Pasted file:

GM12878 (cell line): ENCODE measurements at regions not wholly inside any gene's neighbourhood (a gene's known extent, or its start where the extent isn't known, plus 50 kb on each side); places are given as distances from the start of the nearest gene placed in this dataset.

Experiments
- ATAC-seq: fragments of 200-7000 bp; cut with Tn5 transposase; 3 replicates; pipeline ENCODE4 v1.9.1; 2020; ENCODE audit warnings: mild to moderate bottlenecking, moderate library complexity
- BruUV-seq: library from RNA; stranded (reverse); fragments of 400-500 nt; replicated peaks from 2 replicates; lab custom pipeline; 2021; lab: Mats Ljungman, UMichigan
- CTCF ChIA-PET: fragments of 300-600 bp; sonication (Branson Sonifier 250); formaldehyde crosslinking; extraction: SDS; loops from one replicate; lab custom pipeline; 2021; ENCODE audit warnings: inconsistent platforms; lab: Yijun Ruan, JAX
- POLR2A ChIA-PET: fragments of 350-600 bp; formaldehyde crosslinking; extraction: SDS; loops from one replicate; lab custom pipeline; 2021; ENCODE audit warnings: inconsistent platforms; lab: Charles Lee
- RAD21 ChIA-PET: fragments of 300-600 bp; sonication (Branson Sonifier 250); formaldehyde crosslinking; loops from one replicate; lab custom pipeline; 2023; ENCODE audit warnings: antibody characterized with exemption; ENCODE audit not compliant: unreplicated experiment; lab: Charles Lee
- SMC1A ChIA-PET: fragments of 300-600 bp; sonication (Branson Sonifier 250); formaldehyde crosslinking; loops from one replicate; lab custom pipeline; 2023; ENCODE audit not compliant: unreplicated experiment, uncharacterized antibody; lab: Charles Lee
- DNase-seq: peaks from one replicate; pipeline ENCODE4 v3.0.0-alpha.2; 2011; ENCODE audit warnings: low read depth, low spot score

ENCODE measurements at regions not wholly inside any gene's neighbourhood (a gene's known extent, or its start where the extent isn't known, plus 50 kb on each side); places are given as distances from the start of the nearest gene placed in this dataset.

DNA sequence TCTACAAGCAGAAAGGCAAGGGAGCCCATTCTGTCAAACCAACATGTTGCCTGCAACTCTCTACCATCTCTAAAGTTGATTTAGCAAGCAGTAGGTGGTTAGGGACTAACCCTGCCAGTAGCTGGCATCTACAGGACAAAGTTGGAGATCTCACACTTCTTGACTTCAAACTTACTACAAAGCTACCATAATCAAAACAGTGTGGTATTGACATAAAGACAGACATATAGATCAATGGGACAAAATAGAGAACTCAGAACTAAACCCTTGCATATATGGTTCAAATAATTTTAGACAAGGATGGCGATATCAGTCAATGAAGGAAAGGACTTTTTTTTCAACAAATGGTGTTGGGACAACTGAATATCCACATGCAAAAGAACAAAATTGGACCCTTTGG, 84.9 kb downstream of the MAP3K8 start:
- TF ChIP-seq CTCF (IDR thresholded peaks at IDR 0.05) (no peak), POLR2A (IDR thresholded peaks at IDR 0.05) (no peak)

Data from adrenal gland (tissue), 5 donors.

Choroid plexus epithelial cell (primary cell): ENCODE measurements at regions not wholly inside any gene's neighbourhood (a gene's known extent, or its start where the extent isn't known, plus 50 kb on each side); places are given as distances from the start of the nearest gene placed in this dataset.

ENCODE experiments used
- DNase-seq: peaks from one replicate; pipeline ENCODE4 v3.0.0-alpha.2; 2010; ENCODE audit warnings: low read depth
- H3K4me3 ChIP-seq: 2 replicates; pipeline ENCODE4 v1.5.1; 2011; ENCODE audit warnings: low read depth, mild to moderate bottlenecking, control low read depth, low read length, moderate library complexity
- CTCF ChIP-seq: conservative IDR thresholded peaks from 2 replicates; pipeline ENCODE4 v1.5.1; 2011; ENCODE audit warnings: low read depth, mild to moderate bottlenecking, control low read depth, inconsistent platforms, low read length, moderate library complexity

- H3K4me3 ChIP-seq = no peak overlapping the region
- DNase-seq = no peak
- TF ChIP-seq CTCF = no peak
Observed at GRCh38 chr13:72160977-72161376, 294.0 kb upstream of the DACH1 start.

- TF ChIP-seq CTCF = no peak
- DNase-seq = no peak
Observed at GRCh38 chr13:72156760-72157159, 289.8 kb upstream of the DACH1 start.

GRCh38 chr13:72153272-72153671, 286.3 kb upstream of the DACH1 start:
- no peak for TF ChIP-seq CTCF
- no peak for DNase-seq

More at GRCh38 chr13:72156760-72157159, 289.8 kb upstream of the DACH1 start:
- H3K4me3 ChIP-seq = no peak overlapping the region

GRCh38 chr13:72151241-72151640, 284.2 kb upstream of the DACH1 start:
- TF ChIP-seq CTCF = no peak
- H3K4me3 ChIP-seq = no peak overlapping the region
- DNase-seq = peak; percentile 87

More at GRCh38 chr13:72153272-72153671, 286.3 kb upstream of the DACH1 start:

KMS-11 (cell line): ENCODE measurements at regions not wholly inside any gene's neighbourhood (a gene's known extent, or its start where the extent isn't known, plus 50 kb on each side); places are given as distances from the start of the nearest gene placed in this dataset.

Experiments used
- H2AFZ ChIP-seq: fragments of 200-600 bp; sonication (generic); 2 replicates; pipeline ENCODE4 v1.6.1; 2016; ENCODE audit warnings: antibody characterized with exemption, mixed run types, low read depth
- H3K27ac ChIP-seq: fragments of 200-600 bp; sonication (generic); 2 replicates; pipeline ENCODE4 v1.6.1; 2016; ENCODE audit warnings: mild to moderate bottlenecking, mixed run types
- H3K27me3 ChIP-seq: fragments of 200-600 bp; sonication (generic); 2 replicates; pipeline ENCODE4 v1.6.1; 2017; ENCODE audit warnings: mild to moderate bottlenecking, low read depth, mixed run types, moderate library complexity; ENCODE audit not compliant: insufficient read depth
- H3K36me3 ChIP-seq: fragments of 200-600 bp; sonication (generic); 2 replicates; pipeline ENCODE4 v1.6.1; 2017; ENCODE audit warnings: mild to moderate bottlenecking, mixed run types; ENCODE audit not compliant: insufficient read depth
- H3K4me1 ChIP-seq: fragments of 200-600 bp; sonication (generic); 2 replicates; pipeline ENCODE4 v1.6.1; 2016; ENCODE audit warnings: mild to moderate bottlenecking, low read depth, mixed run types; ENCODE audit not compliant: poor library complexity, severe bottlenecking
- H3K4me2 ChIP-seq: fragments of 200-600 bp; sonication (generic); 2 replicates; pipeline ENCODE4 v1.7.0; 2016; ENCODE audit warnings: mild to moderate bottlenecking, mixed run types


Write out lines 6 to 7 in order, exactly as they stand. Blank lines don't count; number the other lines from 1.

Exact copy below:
- POLR2A ChIA-PET: fragments of 350-600 bp; formaldehyde crosslinking; extraction: SDS; loops from one replicate; lab custom pipeline; 2021; ENCODE audit warnings: inconsistent platforms; lab: Charles Lee
- RAD21 ChIA-PET: fragments of 300-600 bp; sonication (Branson Sonifier 250); formaldehyde crosslinking; loops from one replicate; lab custom pipeline; 2023; ENCODE audit warnings: antibody characterized with exemption; ENCODE audit not compliant: unreplicated experiment; lab: Charles Lee